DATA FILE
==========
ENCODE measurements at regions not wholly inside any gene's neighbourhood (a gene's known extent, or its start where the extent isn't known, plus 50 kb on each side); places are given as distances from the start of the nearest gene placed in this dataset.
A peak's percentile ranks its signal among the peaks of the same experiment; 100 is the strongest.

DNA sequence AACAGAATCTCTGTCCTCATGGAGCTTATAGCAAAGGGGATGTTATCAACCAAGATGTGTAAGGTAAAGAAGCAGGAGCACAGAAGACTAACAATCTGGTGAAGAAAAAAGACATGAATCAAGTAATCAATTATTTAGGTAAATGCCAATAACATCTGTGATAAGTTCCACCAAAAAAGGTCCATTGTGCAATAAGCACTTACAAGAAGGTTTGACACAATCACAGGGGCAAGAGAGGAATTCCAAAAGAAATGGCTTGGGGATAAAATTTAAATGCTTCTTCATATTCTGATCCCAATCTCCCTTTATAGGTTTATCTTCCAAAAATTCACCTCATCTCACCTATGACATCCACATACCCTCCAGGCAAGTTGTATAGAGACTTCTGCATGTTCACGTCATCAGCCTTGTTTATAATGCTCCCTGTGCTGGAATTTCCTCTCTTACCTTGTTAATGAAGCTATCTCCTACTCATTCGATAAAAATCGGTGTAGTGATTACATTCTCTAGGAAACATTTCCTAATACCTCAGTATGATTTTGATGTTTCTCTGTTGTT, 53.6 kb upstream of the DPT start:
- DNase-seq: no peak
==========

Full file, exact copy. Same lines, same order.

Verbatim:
ENCODE measurements at regions not wholly inside any gene's neighbourhood (a gene's known extent, or its start where the extent isn't known, plus 50 kb on each side); places are given as distances from the start of the nearest gene placed in this dataset.
A peak's percentile ranks its signal among the peaks of the same experiment; 100 is the strongest.

DNA sequence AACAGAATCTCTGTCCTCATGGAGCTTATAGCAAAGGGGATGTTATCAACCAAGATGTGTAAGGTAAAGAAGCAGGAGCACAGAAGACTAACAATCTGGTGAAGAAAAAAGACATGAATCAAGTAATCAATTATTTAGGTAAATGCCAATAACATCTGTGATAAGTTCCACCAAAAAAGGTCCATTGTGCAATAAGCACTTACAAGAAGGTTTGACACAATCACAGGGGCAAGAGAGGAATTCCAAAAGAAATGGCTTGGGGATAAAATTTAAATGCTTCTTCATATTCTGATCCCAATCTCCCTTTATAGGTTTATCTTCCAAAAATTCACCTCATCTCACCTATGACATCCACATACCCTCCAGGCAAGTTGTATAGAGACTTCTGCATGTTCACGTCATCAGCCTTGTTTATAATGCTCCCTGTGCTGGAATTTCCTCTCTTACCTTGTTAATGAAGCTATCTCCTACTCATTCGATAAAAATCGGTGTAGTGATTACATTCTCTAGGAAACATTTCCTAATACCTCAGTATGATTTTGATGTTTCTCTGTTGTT, 53.6 kb upstream of the DPT start:
- DNase-seq: no peak